Last reviewed: April 2016 | Next review: June 2020
Our vision is a future where adults, children and young people with a learning disability have the same opportunities to be involved in their community, meet people and develop friendships as anyone else.
Friendships can help people feel happier, included and valued. They can also enhance wellbeing.
Children and adults with a learning disability tend to have smaller social networks and their relationships are not as strong as those of children and adults without a learning disability.
Their social networks are often characterised by relationships with support staff and the people they live with. 34% of adults with a learning disability have no more than yearly contact with friends.
- Social isolation is common.
- Adults, children and young people with a learning disability have fewer opportunities to meet new and existing friends.
- Children and young people are often educated outside of their local area and not with local young people. Friends they do have can live far away.
- They often do not get the support they need to help them to be part of the community at the times they want and often rely on family for transport and to find activities.
- People with a learning disability can face physical barriers including the lack of accessible transport and toilets and limited access to information about where other people of their age go to socialise.
- They may not feel welcomed and may require communication support to help them meet and talk to others and to develop longer-term friendships.
Friendships and social life vision statement
Download our friendships and social life vision statement to print off and readDownload resource Friendship and social life - Vision Statement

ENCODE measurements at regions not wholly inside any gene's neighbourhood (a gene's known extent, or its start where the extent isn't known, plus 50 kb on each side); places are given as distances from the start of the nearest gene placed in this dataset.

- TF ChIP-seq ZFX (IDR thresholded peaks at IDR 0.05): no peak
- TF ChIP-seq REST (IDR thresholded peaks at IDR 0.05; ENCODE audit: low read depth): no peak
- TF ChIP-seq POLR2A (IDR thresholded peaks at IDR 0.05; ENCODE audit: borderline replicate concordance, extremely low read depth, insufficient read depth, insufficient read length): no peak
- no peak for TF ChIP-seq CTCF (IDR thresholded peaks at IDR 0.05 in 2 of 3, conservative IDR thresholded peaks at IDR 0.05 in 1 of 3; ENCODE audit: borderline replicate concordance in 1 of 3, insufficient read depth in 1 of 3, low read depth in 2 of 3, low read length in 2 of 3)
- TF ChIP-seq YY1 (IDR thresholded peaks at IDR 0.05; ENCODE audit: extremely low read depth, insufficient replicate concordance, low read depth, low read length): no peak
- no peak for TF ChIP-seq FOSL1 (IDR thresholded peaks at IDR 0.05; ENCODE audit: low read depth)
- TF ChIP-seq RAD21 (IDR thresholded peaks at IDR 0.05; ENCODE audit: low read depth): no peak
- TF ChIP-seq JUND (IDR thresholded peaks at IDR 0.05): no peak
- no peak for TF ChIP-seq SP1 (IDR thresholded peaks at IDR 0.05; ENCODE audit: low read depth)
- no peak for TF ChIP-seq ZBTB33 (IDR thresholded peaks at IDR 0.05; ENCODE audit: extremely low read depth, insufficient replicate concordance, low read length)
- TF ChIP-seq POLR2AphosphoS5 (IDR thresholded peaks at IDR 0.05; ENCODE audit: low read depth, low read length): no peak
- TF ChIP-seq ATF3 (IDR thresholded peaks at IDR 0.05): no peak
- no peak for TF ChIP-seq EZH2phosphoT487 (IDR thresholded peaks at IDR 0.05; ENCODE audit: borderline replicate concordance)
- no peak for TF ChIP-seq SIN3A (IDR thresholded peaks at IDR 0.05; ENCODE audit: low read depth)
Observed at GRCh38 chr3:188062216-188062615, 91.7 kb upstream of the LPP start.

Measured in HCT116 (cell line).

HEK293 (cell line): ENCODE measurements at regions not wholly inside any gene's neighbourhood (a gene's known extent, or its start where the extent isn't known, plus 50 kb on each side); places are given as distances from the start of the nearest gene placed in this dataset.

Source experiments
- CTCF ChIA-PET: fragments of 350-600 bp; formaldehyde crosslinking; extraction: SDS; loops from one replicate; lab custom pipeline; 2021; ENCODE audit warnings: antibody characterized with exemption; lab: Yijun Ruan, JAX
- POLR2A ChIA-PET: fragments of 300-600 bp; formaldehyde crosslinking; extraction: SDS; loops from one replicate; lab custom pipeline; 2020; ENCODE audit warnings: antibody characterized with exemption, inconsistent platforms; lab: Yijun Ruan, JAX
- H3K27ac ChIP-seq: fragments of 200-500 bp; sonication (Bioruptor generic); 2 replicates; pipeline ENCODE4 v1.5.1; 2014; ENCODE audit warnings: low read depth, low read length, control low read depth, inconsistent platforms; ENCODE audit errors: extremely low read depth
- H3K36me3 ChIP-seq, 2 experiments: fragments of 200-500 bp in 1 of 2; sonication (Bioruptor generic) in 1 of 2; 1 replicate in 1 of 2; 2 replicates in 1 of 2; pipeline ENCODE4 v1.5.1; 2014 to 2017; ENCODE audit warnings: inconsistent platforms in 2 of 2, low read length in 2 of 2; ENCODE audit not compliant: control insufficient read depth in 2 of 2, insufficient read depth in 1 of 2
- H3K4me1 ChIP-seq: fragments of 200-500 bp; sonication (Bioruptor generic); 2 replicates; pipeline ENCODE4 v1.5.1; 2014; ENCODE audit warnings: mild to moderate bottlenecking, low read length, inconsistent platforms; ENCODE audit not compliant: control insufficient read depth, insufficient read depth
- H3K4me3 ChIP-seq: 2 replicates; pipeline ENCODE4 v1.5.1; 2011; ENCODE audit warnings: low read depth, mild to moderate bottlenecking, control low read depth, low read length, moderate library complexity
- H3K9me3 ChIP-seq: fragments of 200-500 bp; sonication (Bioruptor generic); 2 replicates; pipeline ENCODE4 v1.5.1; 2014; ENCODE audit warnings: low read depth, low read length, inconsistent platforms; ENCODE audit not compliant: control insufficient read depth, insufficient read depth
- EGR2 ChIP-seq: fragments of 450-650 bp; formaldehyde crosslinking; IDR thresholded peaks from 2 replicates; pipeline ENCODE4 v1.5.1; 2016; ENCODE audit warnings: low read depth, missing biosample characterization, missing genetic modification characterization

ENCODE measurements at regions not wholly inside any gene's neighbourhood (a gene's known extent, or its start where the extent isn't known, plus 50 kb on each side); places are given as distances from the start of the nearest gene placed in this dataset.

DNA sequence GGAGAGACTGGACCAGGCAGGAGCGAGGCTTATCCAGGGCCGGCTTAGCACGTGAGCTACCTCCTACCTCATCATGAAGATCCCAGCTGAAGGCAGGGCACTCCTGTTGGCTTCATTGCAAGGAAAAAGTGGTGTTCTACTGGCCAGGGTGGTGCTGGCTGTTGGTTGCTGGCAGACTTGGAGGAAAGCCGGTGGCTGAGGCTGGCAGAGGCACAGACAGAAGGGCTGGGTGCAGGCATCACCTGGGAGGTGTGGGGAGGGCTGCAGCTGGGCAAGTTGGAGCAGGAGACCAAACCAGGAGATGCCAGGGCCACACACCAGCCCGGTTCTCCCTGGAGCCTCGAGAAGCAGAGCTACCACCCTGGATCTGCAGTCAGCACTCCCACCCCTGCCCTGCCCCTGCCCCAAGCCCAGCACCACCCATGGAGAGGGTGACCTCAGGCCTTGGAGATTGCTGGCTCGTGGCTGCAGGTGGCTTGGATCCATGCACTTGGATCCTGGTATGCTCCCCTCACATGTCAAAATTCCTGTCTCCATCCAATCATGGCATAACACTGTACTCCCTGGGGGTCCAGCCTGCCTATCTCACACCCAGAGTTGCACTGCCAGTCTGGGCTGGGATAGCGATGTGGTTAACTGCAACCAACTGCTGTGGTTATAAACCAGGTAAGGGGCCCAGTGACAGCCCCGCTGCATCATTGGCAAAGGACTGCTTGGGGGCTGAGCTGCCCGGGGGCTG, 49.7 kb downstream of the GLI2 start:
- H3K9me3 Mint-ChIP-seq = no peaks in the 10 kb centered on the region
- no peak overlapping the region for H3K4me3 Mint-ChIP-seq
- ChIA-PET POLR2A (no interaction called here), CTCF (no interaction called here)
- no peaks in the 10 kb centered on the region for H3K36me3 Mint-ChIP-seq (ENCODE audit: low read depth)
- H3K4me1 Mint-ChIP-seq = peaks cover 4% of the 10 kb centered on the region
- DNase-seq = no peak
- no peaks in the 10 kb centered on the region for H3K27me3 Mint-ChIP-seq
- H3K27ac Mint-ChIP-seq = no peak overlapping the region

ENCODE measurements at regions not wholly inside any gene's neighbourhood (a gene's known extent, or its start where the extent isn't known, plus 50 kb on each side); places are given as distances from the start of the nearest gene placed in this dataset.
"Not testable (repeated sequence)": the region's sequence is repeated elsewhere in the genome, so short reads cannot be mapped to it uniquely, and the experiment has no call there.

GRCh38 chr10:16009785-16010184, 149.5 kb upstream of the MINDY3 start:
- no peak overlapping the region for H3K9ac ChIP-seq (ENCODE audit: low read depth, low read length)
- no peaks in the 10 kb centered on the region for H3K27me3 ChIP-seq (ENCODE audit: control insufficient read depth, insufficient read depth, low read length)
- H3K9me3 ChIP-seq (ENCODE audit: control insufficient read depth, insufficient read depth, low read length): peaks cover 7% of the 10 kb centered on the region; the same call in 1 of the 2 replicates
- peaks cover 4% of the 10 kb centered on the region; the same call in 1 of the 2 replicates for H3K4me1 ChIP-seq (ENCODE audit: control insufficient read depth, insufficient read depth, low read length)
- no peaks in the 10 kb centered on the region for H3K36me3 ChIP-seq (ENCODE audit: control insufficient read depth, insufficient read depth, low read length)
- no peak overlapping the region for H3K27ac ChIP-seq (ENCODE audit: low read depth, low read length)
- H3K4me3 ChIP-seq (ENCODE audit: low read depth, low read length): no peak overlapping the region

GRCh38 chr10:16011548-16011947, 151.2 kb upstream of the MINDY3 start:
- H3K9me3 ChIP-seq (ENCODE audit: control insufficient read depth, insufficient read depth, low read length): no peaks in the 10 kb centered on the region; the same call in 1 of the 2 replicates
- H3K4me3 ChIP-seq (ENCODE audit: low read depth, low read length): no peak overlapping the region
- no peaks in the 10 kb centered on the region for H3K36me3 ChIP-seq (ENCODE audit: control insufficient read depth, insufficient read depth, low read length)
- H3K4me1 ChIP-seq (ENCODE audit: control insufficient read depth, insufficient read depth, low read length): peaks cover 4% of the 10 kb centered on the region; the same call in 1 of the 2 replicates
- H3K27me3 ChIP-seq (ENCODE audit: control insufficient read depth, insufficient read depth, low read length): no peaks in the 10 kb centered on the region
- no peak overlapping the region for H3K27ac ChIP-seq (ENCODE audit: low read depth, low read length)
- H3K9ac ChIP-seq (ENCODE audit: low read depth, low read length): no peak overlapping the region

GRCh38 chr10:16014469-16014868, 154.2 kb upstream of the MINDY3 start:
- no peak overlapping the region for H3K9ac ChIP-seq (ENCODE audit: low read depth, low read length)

Friendships easy read vision statement
Download the easy read version of our vision statement on friendships and social life. Friendships can help people feel happier, included and valuedDownload resource Friendships and Social Life - what we think
What we want
Mencap wants people with a learning disability to be able develop and maintain friendships and enjoy their social life with the support and welcome they need to do this. For this to happen:
- people with a learning disability must be given greater opportunities to meet new people and existing friends through activities they like
- people with a learning disability must get the support they need to live an independent life, to take part in activities, and to make friends safely
- people with a learning disability must have choice and control over their social life, who they spend time with, and who their friends are
- society must recognise that having friends is valuable to people with a learning disability, and having friendship is an important part of their wellbeing
- venues and events, as well as transport, must become more responsive to the needs and welcoming of people with a learning disability.
Friendships can be the basis from which loving relationships develop. Please see our vision statement on Relationships and Sex for more information about what we think about that area of life.